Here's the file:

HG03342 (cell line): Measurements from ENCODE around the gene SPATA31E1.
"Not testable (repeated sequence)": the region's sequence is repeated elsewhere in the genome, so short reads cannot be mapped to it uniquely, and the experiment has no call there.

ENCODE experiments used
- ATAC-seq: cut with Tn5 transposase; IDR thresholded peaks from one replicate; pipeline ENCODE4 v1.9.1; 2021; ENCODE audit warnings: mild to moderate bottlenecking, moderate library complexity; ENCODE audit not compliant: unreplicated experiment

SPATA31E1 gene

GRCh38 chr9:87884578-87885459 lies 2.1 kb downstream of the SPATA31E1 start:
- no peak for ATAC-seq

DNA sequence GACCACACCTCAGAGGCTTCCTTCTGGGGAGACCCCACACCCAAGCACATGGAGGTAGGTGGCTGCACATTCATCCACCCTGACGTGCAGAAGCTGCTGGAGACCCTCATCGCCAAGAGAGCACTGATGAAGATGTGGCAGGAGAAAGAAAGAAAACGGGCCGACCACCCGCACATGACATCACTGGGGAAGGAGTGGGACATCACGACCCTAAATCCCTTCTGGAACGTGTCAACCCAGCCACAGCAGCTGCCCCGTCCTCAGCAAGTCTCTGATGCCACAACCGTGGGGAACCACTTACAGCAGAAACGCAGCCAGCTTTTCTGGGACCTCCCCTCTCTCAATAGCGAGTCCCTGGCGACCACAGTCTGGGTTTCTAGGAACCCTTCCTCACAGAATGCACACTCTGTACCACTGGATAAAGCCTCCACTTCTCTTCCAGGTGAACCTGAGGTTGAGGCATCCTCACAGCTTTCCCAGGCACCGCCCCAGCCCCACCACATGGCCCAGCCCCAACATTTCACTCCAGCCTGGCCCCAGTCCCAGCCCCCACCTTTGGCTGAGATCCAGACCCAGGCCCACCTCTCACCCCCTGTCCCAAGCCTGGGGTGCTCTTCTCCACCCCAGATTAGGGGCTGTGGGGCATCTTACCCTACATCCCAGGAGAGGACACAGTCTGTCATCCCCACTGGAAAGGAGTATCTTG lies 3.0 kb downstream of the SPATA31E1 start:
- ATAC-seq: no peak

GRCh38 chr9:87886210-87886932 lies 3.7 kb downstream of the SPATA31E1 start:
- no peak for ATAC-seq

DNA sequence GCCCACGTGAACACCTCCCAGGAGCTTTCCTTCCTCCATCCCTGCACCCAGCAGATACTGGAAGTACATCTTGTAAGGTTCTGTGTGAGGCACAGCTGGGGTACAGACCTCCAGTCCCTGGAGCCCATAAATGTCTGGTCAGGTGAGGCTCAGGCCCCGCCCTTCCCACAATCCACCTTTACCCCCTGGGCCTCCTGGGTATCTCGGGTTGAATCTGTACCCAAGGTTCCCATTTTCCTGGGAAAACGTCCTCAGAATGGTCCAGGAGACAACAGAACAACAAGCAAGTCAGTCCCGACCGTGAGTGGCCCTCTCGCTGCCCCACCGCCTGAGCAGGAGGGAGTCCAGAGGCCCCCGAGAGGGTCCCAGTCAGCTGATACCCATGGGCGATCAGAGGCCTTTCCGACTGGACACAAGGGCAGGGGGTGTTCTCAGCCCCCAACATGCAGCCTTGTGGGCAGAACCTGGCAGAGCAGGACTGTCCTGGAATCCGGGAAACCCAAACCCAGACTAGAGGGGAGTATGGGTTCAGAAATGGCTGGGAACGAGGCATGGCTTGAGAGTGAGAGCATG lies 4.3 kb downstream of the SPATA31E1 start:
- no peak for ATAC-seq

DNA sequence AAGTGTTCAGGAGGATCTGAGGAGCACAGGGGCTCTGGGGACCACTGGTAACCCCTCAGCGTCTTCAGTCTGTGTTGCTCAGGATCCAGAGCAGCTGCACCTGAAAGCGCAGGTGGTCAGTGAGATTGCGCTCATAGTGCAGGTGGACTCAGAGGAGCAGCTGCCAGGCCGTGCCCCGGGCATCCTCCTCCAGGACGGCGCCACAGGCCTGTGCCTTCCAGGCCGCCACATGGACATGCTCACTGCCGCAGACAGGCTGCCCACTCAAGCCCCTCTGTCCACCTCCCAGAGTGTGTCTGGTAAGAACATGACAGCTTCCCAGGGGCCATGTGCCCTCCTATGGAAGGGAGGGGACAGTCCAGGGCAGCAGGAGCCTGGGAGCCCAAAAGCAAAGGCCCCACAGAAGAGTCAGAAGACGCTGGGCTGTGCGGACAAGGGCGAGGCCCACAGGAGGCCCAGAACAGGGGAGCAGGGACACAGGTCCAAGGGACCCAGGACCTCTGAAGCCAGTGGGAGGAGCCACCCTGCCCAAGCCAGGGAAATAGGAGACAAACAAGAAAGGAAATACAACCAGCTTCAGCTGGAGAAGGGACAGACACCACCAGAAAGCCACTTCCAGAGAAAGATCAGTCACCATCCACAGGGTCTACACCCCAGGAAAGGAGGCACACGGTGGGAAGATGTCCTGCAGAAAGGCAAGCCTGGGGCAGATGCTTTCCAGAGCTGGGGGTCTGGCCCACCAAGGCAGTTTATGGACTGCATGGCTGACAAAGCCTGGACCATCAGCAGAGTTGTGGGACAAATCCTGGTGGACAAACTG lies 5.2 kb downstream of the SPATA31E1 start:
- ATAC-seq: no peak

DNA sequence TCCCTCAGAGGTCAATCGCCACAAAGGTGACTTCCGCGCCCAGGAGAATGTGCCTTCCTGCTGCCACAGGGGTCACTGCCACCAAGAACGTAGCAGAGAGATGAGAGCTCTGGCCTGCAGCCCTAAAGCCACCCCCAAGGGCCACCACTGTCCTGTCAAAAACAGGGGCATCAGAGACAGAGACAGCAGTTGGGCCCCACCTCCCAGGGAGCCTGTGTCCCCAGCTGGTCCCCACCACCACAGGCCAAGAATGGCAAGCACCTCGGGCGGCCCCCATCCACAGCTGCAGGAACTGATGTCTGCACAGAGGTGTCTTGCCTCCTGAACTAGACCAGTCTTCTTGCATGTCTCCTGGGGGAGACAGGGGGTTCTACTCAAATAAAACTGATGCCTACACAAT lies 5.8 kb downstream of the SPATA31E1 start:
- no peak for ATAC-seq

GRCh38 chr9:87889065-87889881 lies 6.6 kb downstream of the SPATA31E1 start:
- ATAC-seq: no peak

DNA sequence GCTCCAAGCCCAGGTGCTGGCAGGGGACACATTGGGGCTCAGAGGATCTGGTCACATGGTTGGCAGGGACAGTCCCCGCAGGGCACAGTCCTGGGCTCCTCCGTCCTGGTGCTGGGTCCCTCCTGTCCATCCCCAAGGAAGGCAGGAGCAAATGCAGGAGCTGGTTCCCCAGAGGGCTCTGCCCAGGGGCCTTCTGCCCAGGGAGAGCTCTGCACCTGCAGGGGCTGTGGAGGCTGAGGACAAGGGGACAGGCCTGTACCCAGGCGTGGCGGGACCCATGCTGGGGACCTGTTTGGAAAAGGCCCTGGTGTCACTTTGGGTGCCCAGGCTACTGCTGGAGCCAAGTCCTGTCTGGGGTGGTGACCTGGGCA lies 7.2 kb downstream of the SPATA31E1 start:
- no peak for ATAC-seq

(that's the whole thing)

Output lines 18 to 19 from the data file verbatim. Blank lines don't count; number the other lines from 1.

GRCh38 chr9:87889065-87889881 lies 6.6 kb downstream of the SPATA31E1 start:
- ATAC-seq: no peak